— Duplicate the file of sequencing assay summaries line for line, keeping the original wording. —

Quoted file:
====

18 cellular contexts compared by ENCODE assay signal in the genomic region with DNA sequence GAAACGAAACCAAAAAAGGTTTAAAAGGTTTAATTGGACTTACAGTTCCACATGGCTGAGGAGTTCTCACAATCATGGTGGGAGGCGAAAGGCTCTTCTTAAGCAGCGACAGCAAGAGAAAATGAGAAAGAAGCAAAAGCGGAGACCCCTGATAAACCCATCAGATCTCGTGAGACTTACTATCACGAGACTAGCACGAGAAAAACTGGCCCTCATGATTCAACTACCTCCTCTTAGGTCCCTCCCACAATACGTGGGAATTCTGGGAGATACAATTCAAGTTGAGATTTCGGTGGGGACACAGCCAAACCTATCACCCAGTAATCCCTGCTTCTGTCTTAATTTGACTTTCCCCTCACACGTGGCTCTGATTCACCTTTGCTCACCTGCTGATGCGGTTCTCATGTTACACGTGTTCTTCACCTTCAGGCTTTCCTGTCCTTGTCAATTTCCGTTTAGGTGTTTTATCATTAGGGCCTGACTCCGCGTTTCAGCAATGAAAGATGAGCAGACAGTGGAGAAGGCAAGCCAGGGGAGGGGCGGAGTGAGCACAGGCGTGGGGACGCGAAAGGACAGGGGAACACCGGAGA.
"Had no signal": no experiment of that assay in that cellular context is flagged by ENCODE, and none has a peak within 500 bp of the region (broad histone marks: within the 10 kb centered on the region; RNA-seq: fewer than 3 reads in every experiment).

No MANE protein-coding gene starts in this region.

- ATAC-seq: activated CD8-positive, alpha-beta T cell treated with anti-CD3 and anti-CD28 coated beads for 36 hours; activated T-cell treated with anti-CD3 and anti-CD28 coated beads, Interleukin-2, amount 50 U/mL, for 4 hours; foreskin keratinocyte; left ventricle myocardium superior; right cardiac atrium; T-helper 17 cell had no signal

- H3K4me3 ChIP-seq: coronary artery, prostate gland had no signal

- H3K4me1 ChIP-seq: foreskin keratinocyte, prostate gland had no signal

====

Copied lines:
18 cellular contexts compared by ENCODE assay signal in the genomic region with DNA sequence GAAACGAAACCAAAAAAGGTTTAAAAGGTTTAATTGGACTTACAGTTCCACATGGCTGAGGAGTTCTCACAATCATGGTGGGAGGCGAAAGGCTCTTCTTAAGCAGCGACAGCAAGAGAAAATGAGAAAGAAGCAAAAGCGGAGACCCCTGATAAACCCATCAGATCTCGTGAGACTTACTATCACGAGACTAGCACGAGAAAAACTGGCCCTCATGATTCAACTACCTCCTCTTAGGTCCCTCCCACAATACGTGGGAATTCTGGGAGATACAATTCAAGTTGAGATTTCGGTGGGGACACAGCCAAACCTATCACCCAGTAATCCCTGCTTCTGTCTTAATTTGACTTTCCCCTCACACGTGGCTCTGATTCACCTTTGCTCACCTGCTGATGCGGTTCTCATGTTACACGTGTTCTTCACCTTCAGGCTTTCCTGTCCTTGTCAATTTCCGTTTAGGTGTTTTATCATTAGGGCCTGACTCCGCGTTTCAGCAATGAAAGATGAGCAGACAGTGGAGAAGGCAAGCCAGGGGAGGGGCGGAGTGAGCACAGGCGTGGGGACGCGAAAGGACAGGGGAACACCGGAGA.
"Had no signal": no experiment of that assay in that cellular context is flagged by ENCODE, and none has a peak within 500 bp of the region (broad histone marks: within the 10 kb centered on the region; RNA-seq: fewer than 3 reads in every experiment).

No MANE protein-coding gene starts in this region.

- ATAC-seq: activated CD8-positive, alpha-beta T cell treated with anti-CD3 and anti-CD28 coated beads for 36 hours; activated T-cell treated with anti-CD3 and anti-CD28 coated beads, Interleukin-2, amount 50 U/mL, for 4 hours; foreskin keratinocyte; left ventricle myocardium superior; right cardiac atrium; T-helper 17 cell had no signal

- H3K4me3 ChIP-seq: coronary artery, prostate gland had no signal

- H3K4me1 ChIP-seq: foreskin keratinocyte, prostate gland had no signal